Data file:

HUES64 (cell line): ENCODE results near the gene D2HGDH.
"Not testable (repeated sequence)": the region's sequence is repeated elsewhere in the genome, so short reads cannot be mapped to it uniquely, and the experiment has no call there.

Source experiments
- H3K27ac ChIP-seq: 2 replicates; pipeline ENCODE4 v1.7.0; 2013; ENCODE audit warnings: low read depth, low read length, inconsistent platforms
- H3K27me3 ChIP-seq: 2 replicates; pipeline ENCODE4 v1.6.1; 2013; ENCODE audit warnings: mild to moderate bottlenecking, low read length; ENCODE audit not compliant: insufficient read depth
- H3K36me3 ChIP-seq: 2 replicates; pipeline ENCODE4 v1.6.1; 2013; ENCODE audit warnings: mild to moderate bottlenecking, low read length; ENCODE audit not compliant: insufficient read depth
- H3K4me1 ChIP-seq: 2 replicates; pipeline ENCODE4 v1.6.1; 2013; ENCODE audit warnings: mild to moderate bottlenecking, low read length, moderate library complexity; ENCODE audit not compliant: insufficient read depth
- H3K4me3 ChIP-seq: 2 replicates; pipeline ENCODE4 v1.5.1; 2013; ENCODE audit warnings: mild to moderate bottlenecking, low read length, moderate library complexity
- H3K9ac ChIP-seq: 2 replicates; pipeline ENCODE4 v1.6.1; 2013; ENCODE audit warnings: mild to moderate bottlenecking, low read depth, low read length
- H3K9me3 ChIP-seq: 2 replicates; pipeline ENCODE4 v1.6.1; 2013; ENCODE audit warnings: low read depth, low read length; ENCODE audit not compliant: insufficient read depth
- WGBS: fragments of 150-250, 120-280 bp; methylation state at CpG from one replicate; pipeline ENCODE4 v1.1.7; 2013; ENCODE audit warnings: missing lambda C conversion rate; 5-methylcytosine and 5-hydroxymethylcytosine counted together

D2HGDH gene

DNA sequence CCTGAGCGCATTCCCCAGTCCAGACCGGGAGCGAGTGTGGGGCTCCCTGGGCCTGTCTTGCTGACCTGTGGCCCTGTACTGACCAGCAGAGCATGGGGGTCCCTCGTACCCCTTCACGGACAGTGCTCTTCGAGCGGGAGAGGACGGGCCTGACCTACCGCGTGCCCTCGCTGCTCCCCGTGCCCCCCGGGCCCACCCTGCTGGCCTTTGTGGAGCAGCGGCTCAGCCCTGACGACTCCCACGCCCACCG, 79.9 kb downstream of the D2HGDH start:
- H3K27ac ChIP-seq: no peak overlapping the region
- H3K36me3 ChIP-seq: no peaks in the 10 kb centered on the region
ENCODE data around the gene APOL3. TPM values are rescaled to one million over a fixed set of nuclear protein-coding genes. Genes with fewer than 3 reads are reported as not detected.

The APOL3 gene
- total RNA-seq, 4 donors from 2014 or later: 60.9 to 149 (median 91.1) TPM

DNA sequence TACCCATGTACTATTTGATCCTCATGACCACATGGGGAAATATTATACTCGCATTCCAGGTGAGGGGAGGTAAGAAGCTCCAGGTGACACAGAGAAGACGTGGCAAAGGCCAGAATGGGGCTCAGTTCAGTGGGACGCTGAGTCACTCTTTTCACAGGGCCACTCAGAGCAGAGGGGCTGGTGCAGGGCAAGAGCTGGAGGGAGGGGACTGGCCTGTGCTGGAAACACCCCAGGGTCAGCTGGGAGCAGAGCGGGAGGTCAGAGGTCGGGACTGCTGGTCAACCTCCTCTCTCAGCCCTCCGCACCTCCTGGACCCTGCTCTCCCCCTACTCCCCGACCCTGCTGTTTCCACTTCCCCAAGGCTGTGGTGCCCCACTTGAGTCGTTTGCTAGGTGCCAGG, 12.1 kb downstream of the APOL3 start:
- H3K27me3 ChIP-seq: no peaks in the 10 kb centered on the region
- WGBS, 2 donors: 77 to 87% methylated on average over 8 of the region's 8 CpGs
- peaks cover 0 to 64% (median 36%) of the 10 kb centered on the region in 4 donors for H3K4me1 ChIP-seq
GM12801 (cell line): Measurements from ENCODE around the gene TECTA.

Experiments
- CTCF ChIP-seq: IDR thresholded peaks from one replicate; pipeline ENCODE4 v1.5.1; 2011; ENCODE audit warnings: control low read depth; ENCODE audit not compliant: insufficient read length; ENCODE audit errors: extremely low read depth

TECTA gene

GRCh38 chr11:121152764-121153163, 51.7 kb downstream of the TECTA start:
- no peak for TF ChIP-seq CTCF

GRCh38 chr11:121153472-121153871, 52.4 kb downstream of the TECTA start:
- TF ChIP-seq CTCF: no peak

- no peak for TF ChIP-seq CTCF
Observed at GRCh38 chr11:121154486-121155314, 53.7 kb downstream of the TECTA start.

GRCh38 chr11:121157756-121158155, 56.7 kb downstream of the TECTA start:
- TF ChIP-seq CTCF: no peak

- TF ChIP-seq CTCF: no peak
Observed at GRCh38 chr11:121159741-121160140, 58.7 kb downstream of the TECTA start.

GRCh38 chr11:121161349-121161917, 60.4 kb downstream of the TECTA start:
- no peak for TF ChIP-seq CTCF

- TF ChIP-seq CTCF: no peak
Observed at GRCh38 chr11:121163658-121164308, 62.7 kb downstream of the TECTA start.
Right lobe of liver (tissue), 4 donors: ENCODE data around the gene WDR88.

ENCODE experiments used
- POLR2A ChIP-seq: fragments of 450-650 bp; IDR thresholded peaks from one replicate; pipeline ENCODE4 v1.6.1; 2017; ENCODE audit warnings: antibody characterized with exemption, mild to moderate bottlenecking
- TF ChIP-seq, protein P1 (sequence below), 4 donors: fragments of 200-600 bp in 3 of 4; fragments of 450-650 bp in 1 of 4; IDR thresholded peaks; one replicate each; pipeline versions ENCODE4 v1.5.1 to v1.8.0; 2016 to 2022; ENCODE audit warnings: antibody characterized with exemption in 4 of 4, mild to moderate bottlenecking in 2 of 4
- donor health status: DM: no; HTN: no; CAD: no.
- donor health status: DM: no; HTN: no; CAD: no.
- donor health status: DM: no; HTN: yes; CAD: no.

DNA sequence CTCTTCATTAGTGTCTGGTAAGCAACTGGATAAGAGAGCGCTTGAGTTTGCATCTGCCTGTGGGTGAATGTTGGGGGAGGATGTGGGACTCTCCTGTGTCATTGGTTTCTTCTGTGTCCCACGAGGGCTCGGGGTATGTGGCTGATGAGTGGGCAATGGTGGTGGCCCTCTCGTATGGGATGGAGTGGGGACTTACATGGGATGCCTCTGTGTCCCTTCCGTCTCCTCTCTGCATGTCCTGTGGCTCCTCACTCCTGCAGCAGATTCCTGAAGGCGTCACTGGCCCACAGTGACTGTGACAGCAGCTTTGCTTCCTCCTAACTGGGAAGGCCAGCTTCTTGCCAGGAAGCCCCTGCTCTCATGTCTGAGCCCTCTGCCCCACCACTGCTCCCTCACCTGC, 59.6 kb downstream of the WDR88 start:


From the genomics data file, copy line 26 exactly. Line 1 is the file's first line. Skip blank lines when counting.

TECTA gene